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Conservation Issues of the Ventana Chapter | monterey county

Sierra Club Submits Comment Letter to DOGGR Re Fracking

November, 2014

Sierra Club California has submitted a letter drafted by National legal staff to the Department of Oil Gas and Geothermal Resources (DOGGR) with comments regarding the second revision of its proposed regulations for well stimulation and fracking. The letter is very clear and easy to follow and may be helpful for understanding the impacts of Senate Bill 4 (SB 4) on DOGGR regulations. In summary, this letter says that the second revision did not cure the deficiencies that were cited by the Club in the earlier draft on July 28, 2014. Highlights include these deficiencies:

Monterey County Sierra Club wants a moratorium in Monterey County to protect wildlife and landscapes like this in South County. (Photograph: Steve Zmak).

1. DOGGR should provide additional clarity regarding the scope of waters that are protected, or the process for determining which waters are protected.

2. Information disclosure and public notice: The public is directed to use the website FracFocus for information. The legislature explicitly instructed DOGGR to use this site as an interim measure as it suffers numerous limitations that make it an inappropriate substitute for mandatory public disclosures.

3. DOGGR should extend the period between neighbor notification and well stimulation treatment to 45 calendar days and tenants, in addition to property owners, must be afforded the right to request water quality testing at the operator's expense.

4. The second revision inexplicably relaxes the seismic monitoring and reporting requirements. Whereas the first revision set a threshold of 2.0 on the Richter for both monitoring and cautionary action, the second revision raises this to 2.7. DOGGR has not provided any basis for concluding that this threshold is adequately protective. The Club believes it should be 1.0.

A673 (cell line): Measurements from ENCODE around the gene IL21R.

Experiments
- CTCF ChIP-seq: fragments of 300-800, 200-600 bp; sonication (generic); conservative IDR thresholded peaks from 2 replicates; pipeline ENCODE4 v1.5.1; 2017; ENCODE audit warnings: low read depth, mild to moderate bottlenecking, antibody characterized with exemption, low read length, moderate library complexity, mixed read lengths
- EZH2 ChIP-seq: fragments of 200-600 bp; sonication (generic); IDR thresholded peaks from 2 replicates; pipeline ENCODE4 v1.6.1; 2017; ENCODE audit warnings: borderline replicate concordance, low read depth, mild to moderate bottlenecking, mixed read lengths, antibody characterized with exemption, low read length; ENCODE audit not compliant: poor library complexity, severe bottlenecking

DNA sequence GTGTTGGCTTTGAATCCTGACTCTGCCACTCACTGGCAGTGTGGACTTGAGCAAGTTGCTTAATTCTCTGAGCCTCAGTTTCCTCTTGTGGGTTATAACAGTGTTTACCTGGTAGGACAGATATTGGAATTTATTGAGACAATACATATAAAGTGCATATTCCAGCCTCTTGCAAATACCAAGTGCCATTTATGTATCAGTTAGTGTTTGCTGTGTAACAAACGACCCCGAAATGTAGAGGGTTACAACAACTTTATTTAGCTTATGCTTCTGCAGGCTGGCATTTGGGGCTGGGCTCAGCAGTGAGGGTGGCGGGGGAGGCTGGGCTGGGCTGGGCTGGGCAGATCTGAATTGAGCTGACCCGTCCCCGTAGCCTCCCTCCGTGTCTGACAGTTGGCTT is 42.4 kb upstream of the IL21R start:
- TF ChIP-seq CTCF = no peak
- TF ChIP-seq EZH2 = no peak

Because DOGGR has still not adequately regulated fracking, water quality impacts and human health impacts now go unmeasured in California, but fracking in other states shows that fracking is a human health hazard for both oil and gas field workers and people living near oil and gas fields. Sierra Club's position is in favor of a moratorium on fracking and other enhanced drilling techniques, to remain in place at least until adequate State regulations are in place. (Full SCC letter PDF here).

Attention: In order to give a sense of the current chaos in the regulation of oil drilling and oil drilling water-water disposal in CA, we recount a story from the Bakersfield area reported this past summer:

In early July 2014, DOGGR issued cease and desist orders (CDOs) applying to 11 oil industry "disposal wells" east and northeast of Bakersfield California. These 11 disposal wells are all within one mile of roughly 100 water supply wells. Some of these oil drilling waste disposal wells are also within the 500 foot depth were ground water aquifers are generally understood to be capable of producing potable water for human use and for agricultural irrigation. In all, scores of these injection wells are under investigation for possible toxic contamination of ground water.

DOGGR has approved shallow injection, oil wastewater disposal wells going back to the 1970s. Apparently the current statewide drought has focused attention on the wisdom of this reckless practice.

In 2011 the federal Environmental Protection Agency raised concerns about several aspects of DOGGR's oversight of so called "Underground Injection Control Disposal Projects." The EPA asserted that DOGGR was being too lenient regarding the kind of ground water that should be protected. Some poorly mapped aquifers are regarded by DOGGR as unprotected water. EPA also raised questions of what distances were necessary between oil waste injection disposal wells and ground water wells in other to protect the state's water resources from toxic contamination. With high-pressure injection, toxic waste can be driven through faults and fissures in geologic strata.

Information Sources: John Cox, "Bakersfield Californian", July 3, 2014, and Dan Bacher, Daily Kos, July 21, 2014



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